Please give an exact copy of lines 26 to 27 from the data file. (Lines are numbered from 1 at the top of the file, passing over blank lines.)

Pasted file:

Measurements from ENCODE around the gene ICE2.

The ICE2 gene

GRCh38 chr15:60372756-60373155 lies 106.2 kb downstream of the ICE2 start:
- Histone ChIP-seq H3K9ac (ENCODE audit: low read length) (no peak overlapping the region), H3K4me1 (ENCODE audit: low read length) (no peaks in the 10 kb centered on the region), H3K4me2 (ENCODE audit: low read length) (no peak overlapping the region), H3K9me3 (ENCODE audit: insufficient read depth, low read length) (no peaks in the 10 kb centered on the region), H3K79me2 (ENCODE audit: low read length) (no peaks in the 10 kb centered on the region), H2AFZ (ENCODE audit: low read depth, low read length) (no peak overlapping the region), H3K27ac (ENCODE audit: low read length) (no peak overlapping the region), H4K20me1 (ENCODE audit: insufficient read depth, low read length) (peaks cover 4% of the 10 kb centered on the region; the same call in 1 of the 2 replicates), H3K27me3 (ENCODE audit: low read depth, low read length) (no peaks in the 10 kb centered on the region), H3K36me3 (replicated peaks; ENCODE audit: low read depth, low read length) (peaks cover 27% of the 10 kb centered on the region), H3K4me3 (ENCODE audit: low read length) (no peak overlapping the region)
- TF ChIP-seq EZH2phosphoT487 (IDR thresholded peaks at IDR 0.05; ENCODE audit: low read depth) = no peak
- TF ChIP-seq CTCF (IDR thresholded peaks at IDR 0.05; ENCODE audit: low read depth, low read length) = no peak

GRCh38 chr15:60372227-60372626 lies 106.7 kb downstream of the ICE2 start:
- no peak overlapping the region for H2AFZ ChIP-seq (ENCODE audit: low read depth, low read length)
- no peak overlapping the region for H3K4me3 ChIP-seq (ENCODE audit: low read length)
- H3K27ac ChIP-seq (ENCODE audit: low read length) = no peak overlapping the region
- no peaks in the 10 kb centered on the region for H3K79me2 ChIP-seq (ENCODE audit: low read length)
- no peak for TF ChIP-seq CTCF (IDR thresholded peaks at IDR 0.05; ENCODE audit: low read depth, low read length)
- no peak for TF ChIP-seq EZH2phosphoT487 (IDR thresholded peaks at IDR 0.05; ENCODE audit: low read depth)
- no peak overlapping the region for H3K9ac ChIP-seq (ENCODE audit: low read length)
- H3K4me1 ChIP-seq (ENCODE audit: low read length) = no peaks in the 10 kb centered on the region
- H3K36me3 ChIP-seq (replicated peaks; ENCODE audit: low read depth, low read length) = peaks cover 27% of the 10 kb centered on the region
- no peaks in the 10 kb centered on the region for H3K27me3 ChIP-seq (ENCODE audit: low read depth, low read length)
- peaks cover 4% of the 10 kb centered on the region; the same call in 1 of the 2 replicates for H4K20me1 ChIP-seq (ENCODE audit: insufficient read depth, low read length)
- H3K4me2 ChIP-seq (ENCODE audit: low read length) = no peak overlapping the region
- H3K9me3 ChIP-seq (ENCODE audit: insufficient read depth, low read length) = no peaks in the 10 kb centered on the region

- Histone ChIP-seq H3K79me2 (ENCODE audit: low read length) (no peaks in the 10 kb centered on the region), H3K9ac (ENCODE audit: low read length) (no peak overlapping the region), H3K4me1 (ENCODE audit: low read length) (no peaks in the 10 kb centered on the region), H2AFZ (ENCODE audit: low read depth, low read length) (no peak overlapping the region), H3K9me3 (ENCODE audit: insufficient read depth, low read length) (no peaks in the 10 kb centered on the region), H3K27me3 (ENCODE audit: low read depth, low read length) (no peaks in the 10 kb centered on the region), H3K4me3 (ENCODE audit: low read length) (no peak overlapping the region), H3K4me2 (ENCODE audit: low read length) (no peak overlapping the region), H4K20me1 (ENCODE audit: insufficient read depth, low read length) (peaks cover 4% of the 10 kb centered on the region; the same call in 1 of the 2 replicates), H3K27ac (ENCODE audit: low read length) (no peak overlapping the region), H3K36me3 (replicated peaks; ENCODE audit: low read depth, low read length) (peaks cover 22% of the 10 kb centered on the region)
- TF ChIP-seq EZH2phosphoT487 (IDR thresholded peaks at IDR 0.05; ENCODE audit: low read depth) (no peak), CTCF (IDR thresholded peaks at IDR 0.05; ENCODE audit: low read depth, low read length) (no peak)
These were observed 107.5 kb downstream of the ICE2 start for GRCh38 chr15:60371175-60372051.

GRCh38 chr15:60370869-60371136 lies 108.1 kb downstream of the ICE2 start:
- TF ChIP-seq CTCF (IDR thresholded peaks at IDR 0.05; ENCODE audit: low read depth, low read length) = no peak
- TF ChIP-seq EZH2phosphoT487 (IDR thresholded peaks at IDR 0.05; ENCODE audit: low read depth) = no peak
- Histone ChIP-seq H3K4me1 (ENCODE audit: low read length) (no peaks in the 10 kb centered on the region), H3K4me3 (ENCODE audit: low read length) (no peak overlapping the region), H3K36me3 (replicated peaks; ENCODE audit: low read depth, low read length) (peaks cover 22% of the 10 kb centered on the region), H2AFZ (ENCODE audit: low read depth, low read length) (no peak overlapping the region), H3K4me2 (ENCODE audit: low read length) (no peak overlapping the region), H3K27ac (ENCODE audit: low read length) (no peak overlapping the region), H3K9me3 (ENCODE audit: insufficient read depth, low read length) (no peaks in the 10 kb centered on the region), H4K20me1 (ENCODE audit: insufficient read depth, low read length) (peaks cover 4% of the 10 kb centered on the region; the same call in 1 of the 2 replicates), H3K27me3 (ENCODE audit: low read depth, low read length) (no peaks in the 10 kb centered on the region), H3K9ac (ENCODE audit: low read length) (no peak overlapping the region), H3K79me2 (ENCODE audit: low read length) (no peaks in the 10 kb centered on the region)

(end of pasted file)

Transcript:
- TF ChIP-seq EZH2phosphoT487 (IDR thresholded peaks at IDR 0.05; ENCODE audit: low read depth) = no peak
- Histone ChIP-seq H3K4me1 (ENCODE audit: low read length) (no peaks in the 10 kb centered on the region), H3K4me3 (ENCODE audit: low read length) (no peak overlapping the region), H3K36me3 (replicated peaks; ENCODE audit: low read depth, low read length) (peaks cover 22% of the 10 kb centered on the region), H2AFZ (ENCODE audit: low read depth, low read length) (no peak overlapping the region), H3K4me2 (ENCODE audit: low read length) (no peak overlapping the region), H3K27ac (ENCODE audit: low read length) (no peak overlapping the region), H3K9me3 (ENCODE audit: insufficient read depth, low read length) (no peaks in the 10 kb centered on the region), H4K20me1 (ENCODE audit: insufficient read depth, low read length) (peaks cover 4% of the 10 kb centered on the region; the same call in 1 of the 2 replicates), H3K27me3 (ENCODE audit: low read depth, low read length) (no peaks in the 10 kb centered on the region), H3K9ac (ENCODE audit: low read length) (no peak overlapping the region), H3K79me2 (ENCODE audit: low read length) (no peaks in the 10 kb centered on the region)